During flight testing, the X-31 aircraft established several milestones. On November 6, 1992, the X-31 achieved controlled flight at a 70° angle of attack. On April 29, 1993, the second X-31 successfully executed a rapid minimum-radius, 180° turn using a post-stall maneuver, flying well outside the range of angle of attack normal for conventional aircraft. This maneuver has been called the "Herbst maneuver" after Dr. Wolfgang Herbst, an MBB employee and proponent of using post-stall flight in air-to-air combat. Herbst was the designer of the Rockwell SNAKE, which formed the basis for the X-31.
In the mid-1990s, the program began to revitalize and so the US and Germany signed a Memorandum of Understanding in April 1999 to start collaboration on the $53 million VECTOR program to capitalize on this previous investment. VECTOR is a joint venture that includes the US Navy, Germany's defense procurement agency BWB, Boeing's Phantom Works, and DASA; it was initially expected to involve Sweden, which pulled out due to fiscal constraints. As the site for the flight testing, Naval Air Station Patuxent River in Maryland was chosen. From 2002 to 2003, the X-31 flew extremely short takeoff and landing approaches first on a virtual runway at 5,000 feet (1,500 m) in the sky, to ensure that the Inertial Navigation System/Global Positioning System accurately guides the aircraft with the centimeter accuracy required for on the ground landings. The program then culminated in the first ever autonomous landing of a manned aircraft with high angle of attack (24 degree) and short landing. The technologies involved a differential GPS System based on pseudolite technology from Integrinautics and a miniaturized flush air data system from Nordmicro.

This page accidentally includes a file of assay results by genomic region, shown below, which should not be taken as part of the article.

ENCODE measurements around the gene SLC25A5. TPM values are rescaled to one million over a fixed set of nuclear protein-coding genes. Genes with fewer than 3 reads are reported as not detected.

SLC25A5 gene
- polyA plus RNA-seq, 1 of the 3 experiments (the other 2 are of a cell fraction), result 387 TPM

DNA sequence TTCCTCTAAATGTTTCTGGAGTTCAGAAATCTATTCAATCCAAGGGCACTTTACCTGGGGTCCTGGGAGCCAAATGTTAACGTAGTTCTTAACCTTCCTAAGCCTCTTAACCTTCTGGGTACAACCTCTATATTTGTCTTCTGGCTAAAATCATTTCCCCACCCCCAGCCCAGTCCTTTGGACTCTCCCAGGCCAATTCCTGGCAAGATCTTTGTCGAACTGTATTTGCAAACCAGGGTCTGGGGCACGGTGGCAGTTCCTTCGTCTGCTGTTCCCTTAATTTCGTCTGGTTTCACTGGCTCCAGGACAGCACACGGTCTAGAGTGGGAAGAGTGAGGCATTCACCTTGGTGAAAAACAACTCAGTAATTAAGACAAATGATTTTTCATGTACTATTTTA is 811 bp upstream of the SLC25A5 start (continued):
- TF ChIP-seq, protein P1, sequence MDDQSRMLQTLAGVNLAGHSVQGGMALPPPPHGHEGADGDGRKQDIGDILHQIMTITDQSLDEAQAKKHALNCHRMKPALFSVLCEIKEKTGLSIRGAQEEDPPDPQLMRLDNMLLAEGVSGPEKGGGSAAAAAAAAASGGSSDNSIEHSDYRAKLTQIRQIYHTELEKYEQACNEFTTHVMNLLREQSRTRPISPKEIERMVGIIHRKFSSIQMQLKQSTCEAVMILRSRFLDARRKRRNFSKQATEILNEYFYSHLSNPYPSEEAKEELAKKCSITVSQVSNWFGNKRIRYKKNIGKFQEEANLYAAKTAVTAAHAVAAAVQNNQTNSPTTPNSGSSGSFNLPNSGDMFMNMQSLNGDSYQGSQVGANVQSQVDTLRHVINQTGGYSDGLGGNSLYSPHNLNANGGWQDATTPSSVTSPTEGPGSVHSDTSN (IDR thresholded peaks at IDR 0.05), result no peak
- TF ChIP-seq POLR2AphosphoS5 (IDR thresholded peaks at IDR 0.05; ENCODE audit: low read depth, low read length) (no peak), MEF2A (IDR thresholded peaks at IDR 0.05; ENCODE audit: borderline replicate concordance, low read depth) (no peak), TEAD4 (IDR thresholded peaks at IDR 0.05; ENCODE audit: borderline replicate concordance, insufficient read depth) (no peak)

BuNo 164584, 292 flights – crashed on January 19, 1995, north of Edwards AFB, California. The crash was caused by ice inside the pitot tube, sending incorrect airspeed data to the flight control computers. Contributing factors included the replacement of a heated pitot tube with an unheated Kiel probe, and ground crew/pilot ignorance of an option to override computer control. The pilot ejected safely. NASA issued in 2005 a film, "X-31: Breaking the Chain," reviewing the events. The novelty of the X-31 trials was computer control of its revolutionary flight controls (the canard wing and engine baffles) to effect maneuvers impossible for conventional jet fighters. The film discusses at length the combination of independent errors (e.g. that the accompanying chase pilot could not hear the test pilot's radio conversation with his base) in prompting loss of control, when the test pilot (correctly) ejected to save his life. Film of the crash shows the aircraft in unusual attitudes as the computer applied its false data to attempt to control flight after the pilot ejected.